A CORONER has ordered an immediate investigation into the safety of a psychiatric ward she described as “total chaos” after a young woman was found hanging.

Bethany Tenquist had a history of mental health problems including bulimia, substance misuse and emotional unstable personality disorder.

The 26-year-old was being treated in psychiatric hospital Mill View, Hove, where she was found hanging last year.

She died 16 days later.

A pre-inquest review into her death heard Brighton and Hove coroner Veronica Hamilton-Deeley order a regulation 28 report, an investigation to prevent future fatalities, into the presence of ligatures in the ward.

She said two had been found in Ms Tenquist’s room during checks.

But one was left behind which the young woman used to kill herself.

The inquest heard staff did not call the police when Ms Tenquist was found hanging on December 29 last year.

Ms Hamilton-Deeley asked Ryan Carter, the paralegal representing Sussex Partnership Trust at the inquest held in Brighton, to investigate the protocol for involving police in incidents such as Ms Tenquist’s.

She said: “On March 7 this year police were called to a different woman in hospital who had tied ligatures around her neck.

“Why were police not called for Ms Tenquist? Information is power.”

A paramedic tending to Ms Tenquist the night she was found said in a statement that staff reported the young patient was seen “staggering” down the corridor, clearly intoxicated, earlier that night.

Dr Hazel Dent had been to check on Ms Tenquist after concern about her welfare and requested nurses continue 15-minute observations.

But the court heard a nurse only called for a response from Ms Tenquist rather than checking on her physically.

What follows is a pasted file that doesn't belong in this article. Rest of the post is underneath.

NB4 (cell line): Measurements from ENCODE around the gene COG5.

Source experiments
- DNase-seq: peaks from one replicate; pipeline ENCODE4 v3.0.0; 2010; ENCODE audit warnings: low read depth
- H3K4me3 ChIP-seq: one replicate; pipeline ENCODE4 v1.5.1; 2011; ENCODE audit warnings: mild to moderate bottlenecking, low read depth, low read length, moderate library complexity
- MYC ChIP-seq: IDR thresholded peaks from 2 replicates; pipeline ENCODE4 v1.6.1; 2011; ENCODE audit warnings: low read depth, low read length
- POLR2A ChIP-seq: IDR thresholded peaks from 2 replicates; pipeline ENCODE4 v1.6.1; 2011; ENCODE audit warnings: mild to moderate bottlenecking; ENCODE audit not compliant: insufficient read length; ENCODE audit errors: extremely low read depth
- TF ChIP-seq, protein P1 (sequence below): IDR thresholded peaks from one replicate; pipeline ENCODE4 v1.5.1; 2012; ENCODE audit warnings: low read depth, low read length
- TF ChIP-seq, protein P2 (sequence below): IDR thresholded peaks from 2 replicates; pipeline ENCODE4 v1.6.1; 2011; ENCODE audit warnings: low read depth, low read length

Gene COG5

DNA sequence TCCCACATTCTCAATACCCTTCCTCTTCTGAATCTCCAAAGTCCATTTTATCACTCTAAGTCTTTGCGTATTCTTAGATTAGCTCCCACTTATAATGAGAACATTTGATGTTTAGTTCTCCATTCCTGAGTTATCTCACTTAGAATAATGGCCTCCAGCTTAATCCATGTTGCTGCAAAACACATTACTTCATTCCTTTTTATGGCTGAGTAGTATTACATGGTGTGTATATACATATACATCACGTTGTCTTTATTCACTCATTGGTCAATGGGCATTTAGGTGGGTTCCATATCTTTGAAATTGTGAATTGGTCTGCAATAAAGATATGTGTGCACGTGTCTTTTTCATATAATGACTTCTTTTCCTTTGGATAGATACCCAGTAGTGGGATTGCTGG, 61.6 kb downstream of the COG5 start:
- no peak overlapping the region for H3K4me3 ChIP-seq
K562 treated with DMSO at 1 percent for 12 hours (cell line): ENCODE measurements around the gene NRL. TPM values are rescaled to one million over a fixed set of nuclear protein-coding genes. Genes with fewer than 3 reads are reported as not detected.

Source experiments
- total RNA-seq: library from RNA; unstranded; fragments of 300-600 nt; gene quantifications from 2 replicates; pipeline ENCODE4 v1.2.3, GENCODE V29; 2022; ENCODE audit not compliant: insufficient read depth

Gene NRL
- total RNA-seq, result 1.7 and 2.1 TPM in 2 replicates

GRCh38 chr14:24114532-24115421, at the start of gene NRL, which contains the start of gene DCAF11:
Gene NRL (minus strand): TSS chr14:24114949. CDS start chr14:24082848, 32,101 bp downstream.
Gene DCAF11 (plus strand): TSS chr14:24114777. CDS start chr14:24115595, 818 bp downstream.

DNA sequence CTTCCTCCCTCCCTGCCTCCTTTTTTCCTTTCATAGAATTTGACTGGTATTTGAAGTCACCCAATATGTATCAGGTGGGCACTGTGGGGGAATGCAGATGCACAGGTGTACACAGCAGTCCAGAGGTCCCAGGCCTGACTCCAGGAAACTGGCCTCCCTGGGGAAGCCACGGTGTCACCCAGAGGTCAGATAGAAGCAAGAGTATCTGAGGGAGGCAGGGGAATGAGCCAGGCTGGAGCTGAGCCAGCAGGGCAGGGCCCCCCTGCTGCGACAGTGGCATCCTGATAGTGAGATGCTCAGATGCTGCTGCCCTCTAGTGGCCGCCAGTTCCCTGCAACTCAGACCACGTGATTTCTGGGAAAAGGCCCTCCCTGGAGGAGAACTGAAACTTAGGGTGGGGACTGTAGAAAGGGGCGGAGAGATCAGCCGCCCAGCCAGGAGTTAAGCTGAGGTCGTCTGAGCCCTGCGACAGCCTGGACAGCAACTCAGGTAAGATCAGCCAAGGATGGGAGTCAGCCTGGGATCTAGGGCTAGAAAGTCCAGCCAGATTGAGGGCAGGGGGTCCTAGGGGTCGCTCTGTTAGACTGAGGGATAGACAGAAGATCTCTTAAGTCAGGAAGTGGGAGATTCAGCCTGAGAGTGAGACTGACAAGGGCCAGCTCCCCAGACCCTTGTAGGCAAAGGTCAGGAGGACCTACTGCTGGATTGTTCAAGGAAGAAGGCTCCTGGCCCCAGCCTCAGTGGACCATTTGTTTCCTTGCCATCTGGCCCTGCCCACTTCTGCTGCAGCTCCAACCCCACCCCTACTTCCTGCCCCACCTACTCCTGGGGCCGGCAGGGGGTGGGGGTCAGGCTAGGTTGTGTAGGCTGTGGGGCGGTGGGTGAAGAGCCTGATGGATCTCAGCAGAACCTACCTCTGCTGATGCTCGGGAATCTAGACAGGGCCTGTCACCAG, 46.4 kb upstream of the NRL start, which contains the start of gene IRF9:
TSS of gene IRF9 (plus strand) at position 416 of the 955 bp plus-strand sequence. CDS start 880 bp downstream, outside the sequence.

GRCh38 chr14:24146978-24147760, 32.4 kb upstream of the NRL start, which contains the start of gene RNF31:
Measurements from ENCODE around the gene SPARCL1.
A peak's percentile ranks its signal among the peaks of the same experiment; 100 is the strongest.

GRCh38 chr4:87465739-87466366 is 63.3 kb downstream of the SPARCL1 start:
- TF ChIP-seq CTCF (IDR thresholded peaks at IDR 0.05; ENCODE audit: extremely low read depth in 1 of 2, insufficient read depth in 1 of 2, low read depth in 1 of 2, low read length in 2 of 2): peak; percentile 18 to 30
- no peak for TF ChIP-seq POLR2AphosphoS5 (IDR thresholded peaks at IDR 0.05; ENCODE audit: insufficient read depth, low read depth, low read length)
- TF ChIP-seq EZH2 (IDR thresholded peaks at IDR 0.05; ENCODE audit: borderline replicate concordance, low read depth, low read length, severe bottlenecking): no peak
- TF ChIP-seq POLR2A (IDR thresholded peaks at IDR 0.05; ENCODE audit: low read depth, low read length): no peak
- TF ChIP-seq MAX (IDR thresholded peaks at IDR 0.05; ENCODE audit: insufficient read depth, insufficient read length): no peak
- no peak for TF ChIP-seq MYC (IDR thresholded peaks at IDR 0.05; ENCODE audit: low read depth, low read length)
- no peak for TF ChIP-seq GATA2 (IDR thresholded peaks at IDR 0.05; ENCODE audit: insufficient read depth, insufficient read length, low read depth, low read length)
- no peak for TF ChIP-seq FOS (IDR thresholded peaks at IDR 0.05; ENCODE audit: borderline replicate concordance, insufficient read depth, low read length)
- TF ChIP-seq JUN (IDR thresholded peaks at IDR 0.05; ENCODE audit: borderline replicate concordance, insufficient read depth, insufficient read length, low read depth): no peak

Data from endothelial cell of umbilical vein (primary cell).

Ms Hamilton-Deeley said: “That is certainly not the way observations should be carried out.

“Patients could just reply while tying something around their neck.

“There should be active engagement with the patient during observations.”

She ordered Mr Carter to investigate levels of staff in the ward.

She said: “It seems Caburn ward is very volatile.

“The Argus published a story about another patient, Lauren Shipton, who was with Ms Tenquist, who said they had access to razors and alcohol. It seems total chaos.”

Ms Hamilton-Deeley said action has been taken by the trust to look into the presence of alcohol on the ward. She said: “The other thing that is worrying is the access to sharps, particularly razors, which I would like to be taken seriously by the trust.”

She said Detective Sergeant James Meanwell, in charge of the police investigation into Ms Tenquist’s death, is “being given the run around” by staff at Mill View.

She has adjourned the inquest until he is given the information he needs.

She said: “I am going to write a letter to the CEO of Mill View explaining my anxieties and that I want the police to be co-operated with. We will see if there are mistakes to learn.”

Mr Carter told the court: “As the trust, we will take this very very seriously. We will include in our serious incident report the points that have been raised.”

Ms Hamilton-Deeley said: “It’s difficult to know why someone killed themselves and it can be very hard to prevent it, even in managed situations. But when someone manages to do it in circumstances that are mismanaged and chaotic, this needs to be looked at.”

A date will be decided when DS Meanwell has obtained the information needed for the inquest.